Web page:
MINNEAPOLIS -- Long before he knew the trajectory of his own baseball career, James Ramsey sat in the Turner Field stands mesmerized by the budding young talent he watched as a wide-eyed 10-year-old.
He was a spectator then, watching the 2000 SiriusXM All-Star Futures Game alongside his dad and brother in his hometown. He was a participant on Sunday, a player molded by who he watched that July day in Atlanta.
"I remember in the game that guys were having a lot of fun, but they were also playing the game hard," Ramsey said from Target Field. "That's how I've tried to model my game. It is funny how it all comes full circle."
Ramsey, a first-round pick by the Cardinals in the 2012 First-Year Player Draft, was the Cardinals' lone representative at Sunday's Futures Game. Marco Gonzales traded his roster spot for a call-up to the Majors last month. Ramsey continues to wait merely for the summons to Triple-A.
Ramsey has already checked off all the development boxes in Double-A, a level he first reached in 2013. He simplified the mechanics to his swing this year, the result of which is a more direct path to the ball. Those changes were initiated by lessons learned from watching, in particular, Matt Carpenter and Matt Adams in the batting cage during Spring Training.
Ramsey has continued to fare well defensively, putting in time both in center and right. And the 24-year-old has impressed with his mental fortitude, something that has been tested with two trips to the disabled list. He was sidelined most recently by an intercostal muscle strain, which healed just in time for Ramsey to participate in this showcase event.
"I just wanted to find out who I am, how I react to certain situations, and whether it's good, bad or indifferent, to be the same guy every day," said Ramsey, ranked as the organization's No. 6 prospect by MLB.com. "I feel like I've been able to be a very consistent, not just producer, but person. I haven't struggled as much this year, but it's more the mental struggle of getting over those hurdles and the injuries."
Outside of Ramsey's control, though, is the logjam of young outfielders blocking his ascension. He has Stephen Piscotty, Randal Grichuk, Shane Robinson and Tommy Pham ahead of him in Triple-A Memphis, where there would be no obvious spot for Ramsey to take. Oscar Taveras, the organization's top outfield prospect, just recently graduated from that group.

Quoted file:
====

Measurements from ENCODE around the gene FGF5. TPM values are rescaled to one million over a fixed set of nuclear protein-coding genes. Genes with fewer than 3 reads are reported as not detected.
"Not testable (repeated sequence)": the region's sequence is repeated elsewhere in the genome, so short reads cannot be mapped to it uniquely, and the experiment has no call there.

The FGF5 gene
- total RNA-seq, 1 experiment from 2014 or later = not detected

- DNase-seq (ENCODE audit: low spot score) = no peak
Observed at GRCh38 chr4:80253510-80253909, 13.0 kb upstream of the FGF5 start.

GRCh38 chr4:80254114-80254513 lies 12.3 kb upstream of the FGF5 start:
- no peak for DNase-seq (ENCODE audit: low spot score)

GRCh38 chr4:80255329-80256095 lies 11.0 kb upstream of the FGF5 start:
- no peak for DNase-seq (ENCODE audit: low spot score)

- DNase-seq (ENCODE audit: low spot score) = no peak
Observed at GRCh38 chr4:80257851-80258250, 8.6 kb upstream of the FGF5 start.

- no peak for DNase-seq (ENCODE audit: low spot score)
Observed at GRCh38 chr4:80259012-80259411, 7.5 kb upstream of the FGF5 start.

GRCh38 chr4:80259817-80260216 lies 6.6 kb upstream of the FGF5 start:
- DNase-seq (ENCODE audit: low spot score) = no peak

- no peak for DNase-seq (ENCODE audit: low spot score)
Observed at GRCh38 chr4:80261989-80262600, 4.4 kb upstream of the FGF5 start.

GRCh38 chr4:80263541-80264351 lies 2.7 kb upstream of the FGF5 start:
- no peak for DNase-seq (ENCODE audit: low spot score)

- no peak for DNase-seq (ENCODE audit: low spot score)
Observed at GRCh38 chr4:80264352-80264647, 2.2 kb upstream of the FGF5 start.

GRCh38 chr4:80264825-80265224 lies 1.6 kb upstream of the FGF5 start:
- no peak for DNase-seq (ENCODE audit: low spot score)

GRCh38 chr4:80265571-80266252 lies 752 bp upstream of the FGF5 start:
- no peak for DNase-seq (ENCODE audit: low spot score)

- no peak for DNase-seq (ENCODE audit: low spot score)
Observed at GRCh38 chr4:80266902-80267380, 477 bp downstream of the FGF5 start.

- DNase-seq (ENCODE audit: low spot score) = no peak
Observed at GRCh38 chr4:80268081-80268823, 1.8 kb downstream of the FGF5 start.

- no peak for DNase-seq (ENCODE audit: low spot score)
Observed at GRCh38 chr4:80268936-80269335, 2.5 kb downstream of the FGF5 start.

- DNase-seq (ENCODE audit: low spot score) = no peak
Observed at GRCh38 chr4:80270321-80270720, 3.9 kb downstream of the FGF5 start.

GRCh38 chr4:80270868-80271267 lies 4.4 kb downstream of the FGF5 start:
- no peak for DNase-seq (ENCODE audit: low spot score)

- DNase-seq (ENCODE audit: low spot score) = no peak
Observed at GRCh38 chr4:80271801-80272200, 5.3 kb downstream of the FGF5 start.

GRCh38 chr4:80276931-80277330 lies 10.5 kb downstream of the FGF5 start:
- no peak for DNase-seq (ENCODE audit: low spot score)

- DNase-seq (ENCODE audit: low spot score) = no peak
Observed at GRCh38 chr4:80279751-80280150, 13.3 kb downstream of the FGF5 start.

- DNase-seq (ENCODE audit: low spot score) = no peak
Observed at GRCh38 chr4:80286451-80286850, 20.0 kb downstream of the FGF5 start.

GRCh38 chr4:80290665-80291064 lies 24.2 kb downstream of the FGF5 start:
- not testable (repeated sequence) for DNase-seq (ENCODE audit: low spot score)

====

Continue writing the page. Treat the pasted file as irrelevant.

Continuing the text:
The Cardinals prioritize everyday playing time for Ramsey, and so he remains at a level where he has hit .303/.384/.537 with 12 home runs and 41 runs scored in 54 games.
"I think career-wise, you want to be moving up as fast as you can. You want that opportunity," Ramsey said. "But I think there is value in having to learn how to deal with these situations. I want to be in an organization that wins and plays the game the right way. Even if you have to wait longer for that opportunity, I think it will be worth it. Yeah, you'd like to be progressing along. But I also think that the arms I've faced in the Texas League, I really would rival them against most leagues you see as far as actual big league ability."
Sunday's showcase gave Ramsey another opportunity to prove himself equal with the best. He entered in the sixth inning to play left field, an outfield position he actually has never played professionally. Ramsey grounded out in his only at-bat.
"I'm just enjoying being around a group of guys who are all going to be in the big leagues and being able to compete at a high level," Ramsey said. "It's another checkpoint. Just being honored among the best on the way to the big leagues, it's just a big compliment that you're doing things the right way and are on your path.
"It's funny, they call it the Futures Game, but I feel like for a lot of these guys it's the near future. They're really close, knocking on the door, and to feel like you're one of those guys is really cool."
This story was not subject to the approval of Major League Baseball or its clubs.